Imperial State Crown. The British Crown remade in 1838 for the coronation of Queen Victoria (used instead of St Edward’s Crown) and which each Sovereign has since worn when leaving Westminister Abbey after the coronation ceremony and on all later State occasions.
It is part of the Crown Jewels. It consists of a pearl-bordered, gold circlet set with large gemstones within clusters of diamonds, the circlet being heightened by four diamond-encrusted crosses formee alternating with four diamond-encrusted fleurs-de-lis.
Rising from the crosses are four arches set with diamonds and pearls, upon the intersection of which rests a diamond-encrusted Monde upon which rises a diamond-encrusted cross formee set with St Edward’s Sapphire;
from the top of the arches hang two pearls said to be from the so-called ‘Queen Elizabeth’s Ear-rings‘. The front cross formee on the circlet is set with the balas ruby (spinel) known as the Black Prince’s Ruby. In the circlet, below the balas ruby, is the diamond known as The Second Star of Africa’ (Cullinan II). At the rear of the circlet is the Stuart Sapphire. The crown was reset for George VI in 1937.
St Edward’s Sapphire is a sapphire that is rose cut and is now set in the diamond-encrusted cross formee surmounting the Monde on the Imperial State Crown of the British Crown Jewels. It is reputed to have been set in a finger ring worn by Edward the Confessor, King of England, 1042-66, when he was buried, and removed in 1269 by the Abbot of Westminster as a holy relic and given by him to the King or to Westminster Abbey. It is the oldest stone in the Crown Jewels.
‘Queen Elizabeth’s Ear-rings’. A legendary pair of ear-rings having each a pendent pear-shaped pearl, alleged to have been found after the death of Queen Victoria among her possessions in a packet labelled ‘Queen Elizabeth’s Ear-rings’. It has been related that Edward VII ordered the pearls to be suspended from the intersection of the arches of the Imperial State Crown in place of two pearls that had been placed there for the coronation of George IV in 1820, themselves in lieu of two poorly-shaped pearls previously on the Crown.
Two pear-shaped pearls are now so suspended on the Crown but it has not been established that they were the pearls from the ear-rings and it has been said that in any event the ear-rings probably belonged, not to Elizabeth I, but to Queen Elizabeth of Bohemia (daughter of James I) whose pearls had been inherited by Queen Victoria.
Black Prince’s Ruby. A large red (spinel (sometimes called a balas ruby) that was once regarded as a ruby. It is now set in the diamond-encrusted cross formee above the Cullinan II diamond (‘The Second Star of Africa) on the front of the British Imperial State Crown. The stone has never been cut, merely polished, and so is of irregular shape, almost 5 cm long. It was once pierced to be worn as a pendant, but the hole is now filled with a small ruby.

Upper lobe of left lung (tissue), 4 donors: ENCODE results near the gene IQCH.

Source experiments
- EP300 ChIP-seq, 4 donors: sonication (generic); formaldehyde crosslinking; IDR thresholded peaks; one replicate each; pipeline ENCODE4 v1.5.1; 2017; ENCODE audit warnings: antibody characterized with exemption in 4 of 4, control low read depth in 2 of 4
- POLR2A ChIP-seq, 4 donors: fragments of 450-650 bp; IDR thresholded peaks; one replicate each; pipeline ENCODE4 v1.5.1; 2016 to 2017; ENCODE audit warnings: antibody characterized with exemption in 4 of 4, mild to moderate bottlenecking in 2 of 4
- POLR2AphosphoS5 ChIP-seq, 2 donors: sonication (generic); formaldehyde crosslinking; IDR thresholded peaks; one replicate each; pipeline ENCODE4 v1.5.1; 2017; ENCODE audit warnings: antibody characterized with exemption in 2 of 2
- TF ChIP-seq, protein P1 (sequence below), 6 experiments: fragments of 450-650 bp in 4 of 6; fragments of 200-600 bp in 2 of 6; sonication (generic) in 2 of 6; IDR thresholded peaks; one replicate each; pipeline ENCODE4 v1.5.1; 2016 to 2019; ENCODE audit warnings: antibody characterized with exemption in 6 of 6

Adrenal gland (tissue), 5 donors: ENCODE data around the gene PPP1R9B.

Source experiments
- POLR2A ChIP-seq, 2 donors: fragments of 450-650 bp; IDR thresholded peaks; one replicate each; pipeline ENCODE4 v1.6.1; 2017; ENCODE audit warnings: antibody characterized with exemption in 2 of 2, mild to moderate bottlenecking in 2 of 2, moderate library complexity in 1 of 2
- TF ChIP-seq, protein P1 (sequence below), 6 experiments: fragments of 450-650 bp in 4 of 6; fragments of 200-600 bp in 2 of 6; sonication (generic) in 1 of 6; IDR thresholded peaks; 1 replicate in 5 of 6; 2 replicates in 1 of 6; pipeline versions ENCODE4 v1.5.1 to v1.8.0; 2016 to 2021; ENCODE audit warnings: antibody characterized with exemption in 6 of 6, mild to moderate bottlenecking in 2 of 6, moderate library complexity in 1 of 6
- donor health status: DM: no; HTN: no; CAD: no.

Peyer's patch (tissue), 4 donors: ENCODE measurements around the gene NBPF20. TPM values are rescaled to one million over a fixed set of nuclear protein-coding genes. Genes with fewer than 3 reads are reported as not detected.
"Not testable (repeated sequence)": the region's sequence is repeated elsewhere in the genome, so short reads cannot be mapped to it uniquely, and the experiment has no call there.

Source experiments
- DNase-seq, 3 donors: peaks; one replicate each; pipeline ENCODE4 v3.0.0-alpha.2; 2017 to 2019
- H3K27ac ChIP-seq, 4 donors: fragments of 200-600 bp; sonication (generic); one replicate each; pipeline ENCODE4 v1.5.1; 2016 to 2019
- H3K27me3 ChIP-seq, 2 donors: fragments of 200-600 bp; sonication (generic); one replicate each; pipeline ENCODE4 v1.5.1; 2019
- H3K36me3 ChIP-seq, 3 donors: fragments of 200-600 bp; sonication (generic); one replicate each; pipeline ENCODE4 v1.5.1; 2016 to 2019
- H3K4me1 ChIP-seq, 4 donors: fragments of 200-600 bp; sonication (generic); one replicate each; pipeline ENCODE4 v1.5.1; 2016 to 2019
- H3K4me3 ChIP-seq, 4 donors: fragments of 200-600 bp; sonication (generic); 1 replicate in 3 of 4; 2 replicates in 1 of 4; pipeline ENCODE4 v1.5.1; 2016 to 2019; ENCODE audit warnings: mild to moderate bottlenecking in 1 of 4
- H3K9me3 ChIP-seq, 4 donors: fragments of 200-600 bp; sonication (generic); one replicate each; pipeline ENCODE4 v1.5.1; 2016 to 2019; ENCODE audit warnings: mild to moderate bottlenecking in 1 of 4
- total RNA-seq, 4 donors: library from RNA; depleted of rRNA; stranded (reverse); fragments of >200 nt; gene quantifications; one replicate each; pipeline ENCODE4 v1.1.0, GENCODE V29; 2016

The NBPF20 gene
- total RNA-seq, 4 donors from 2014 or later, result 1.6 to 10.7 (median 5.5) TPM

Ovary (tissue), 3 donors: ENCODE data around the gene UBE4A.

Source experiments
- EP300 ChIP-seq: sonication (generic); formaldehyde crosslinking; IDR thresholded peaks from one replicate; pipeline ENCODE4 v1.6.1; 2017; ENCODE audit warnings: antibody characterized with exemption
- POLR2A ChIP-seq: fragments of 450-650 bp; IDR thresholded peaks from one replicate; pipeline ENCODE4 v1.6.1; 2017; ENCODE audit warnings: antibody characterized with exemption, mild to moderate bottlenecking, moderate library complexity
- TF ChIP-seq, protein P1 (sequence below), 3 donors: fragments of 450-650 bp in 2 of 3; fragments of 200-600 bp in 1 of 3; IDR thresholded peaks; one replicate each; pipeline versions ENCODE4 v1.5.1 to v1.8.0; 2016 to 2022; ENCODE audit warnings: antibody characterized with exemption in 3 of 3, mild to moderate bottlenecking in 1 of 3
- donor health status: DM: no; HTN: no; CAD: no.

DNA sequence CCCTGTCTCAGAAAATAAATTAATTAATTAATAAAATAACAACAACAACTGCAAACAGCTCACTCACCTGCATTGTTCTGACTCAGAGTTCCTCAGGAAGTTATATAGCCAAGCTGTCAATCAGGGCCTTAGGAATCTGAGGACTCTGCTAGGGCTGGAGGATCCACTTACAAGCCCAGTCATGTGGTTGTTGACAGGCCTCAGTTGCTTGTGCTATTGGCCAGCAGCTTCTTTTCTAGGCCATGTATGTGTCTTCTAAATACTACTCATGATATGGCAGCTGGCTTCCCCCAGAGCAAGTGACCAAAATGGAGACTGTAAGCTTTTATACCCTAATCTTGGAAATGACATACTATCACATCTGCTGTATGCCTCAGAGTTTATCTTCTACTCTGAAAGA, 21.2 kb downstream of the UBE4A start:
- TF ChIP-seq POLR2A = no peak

The stone was first mentioned as being owned by Abu Said, King of Granada, and seized, upon his being murdered, by Pedro the Cruel, King of Castile, who gave it as a tribute to Edward, the Black Prince, son of Edward III of England, after his aid in the victory at the Battle of Najera in Spain in 1367.
It was brought to England and worn in the coronet of the helmet of Henry V at the Battle of Agincourt (1415) and by Richard III at Bosworth (1485), and was later added to the British Crown Jewels by Henry VIII. It was sold during the Commonwealth for a trifling sum, but after the Restoration was returned to the Crown.
It was set in the crown worn by Charles II and in that worn by Mary II, and then restored to the crown of Charles II by George II. It was later transferred to the present Imperial State Crown.
Stuart Sapphire. A fine sapphire that is now set in the British Imperial State Crown. It measures 3.8 by 2.5 cm, and weighs 104 carats. Its early history is obscure, but it has been said that it was perhaps worn in the mitre of George Neville, Archbishop of York, and later confiscated by Edward IV and set in his State Crown. It was sold during the Commonwealth and later set in the State Crown of Charles II.
It was taken by James II when he fled to France in 1688 and bequeathed to his son, Prince James Francis Edward, the ‘Old Pretender’, and from him it descended to the Prince’s younger son, Henry Benedict, Cardinal of York, last of the Stuarts. The Cardinal wore it in his mitre and sold it shortly before his death in 1807 to a Venetian merchant, Arenberg, who resold it to an Italian who bought it for George, Prince of Wales, later George IV. He gave it to Princess Charlotte, upon whose death it was returned to George IV as a Crown Jewel.
At the coronation of Queen Victoria it was set in the new Imperial State Crown below the Black Prince’s Ruby, where it was displaced c. 1908 for the coronation of George V (1910) by the Second Star of Africa and moved to its present position at the centre of the back.